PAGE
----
Scott Kirsner’s Fans, Friends, and Followers: Building an Audience and a Creative Career in the Digital Age uses interviews with a number of prominent artists who have been able to forge careers and gain widespread popularity primarily through promotional and distribution tools available online. For those of us doing research on digital cinema, Kirsner’s book is a valuable resource, one that illustrates the ways in which content creators are navigating, and sometimes profiting from, what Chris Anderson has described as the “long tail” of digital distribution and what others have described as do-it-yourself (DIY) distribution. While my own research, in Reinventing Cinema (Amazon) , focuses exclusively on filmmakers, Kirsner assembles a number of key figures from what he calls the “era of digital creativity,” including musicians, comics artists, visual artists, and novelists, in order to establish or explore how a set of practices have emerged that allow artists to escape the “gatekeepers” of traditional distribution and market themselves. While Kirsner’s book is generally optimistic about the potentials of DIY, a number of significant themes surfaced throughout the interviews.
One of the themes that a number of content creators mentioned was the desire to use digital tools in order to produce social change. Kirsner interviews both Robert Greenwald (Outfoxed and Uncovered) and Sandi DuBowski (Trembling before G-d), both of whom used the house-party model as one tool not only for distributing their socially-conscious documentaries but also as a means for creating a conversation about them, one that could, especially in Greenwald’s case, turn into an active, politicized audience. Greenwald also describes his efforts to move away from feature-length films and toward short videos that could have a more immediate effect on their audience (51-53), although Greenwald’s more recent project, Rethink Afghanistan, seems to offer a more subtle blend of both approaches by releasing short, timely segments online and then editing those into a feature-length film. As Brian Stelter notes in the New York Times, Afghanistan is “being shaped both as a film and a campaign at the same time.” Kirsner also makes a point of asking Greenwald to explain the collaborative process that has become such an important part of his documentaries, especially with much of the material on Brave New Films being produced by other video activists.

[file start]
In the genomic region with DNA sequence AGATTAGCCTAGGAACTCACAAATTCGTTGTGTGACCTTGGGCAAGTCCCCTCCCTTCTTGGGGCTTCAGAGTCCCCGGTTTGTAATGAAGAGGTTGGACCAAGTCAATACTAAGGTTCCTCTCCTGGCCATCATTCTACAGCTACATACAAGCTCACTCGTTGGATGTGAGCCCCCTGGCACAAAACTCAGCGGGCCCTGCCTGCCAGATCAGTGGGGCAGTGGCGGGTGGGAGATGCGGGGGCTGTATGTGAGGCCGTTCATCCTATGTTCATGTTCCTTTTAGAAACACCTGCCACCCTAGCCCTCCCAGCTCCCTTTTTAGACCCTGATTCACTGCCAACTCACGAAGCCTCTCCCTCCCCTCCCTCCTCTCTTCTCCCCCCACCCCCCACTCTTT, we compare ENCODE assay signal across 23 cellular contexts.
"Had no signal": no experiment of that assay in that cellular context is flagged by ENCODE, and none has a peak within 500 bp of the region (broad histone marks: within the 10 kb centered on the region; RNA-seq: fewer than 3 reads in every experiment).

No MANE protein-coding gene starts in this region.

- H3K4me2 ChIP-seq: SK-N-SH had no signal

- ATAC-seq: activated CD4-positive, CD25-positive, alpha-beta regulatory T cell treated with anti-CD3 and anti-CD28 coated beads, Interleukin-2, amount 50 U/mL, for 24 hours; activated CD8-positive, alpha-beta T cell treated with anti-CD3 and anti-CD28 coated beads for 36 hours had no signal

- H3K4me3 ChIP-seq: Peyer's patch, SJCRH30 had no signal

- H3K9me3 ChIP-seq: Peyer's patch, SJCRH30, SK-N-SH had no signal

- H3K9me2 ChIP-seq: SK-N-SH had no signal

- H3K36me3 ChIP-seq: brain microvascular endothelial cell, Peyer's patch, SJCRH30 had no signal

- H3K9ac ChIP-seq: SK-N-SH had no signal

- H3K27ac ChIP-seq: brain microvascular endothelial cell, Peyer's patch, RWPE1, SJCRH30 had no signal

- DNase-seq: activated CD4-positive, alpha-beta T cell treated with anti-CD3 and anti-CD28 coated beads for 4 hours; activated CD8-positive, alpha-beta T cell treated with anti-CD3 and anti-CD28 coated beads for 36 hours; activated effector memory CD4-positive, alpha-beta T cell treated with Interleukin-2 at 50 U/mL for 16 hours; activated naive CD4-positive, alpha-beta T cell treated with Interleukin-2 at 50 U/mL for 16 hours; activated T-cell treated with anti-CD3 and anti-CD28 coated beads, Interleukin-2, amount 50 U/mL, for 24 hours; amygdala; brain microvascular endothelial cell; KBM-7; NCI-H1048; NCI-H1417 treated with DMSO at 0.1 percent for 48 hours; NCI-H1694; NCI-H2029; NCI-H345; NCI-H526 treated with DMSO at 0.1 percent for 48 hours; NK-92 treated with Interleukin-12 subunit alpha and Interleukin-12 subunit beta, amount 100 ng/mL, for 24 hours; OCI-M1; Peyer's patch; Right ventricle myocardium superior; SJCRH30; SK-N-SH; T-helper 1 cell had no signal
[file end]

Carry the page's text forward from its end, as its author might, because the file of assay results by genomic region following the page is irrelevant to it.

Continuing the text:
Kirsner’s interview with M Dot Strange also produced a number of key insights. Strange, an animator and filmmaker, also discusses how he has cultivated an active audience, in part by openly communicating how he constructs many of his visual effects: “I’ve found that educational stuff can attract an audience. Share your techniques, and tell people about the software you’re using. You’re almost giving them the DVD extras before they buy the DVD” (54). Strange adds that many studios mask the “real” construction processes behind their films as “proprietary,” furthering mystifying the processes of production for potential filmmakers. While this theme isn’t explicitly addressed elsewhere in Kirsner’s book, this “pedagogical” component of DIY culture seems significant, and it is certainly implicit in the practices described by many of the artists he interviews.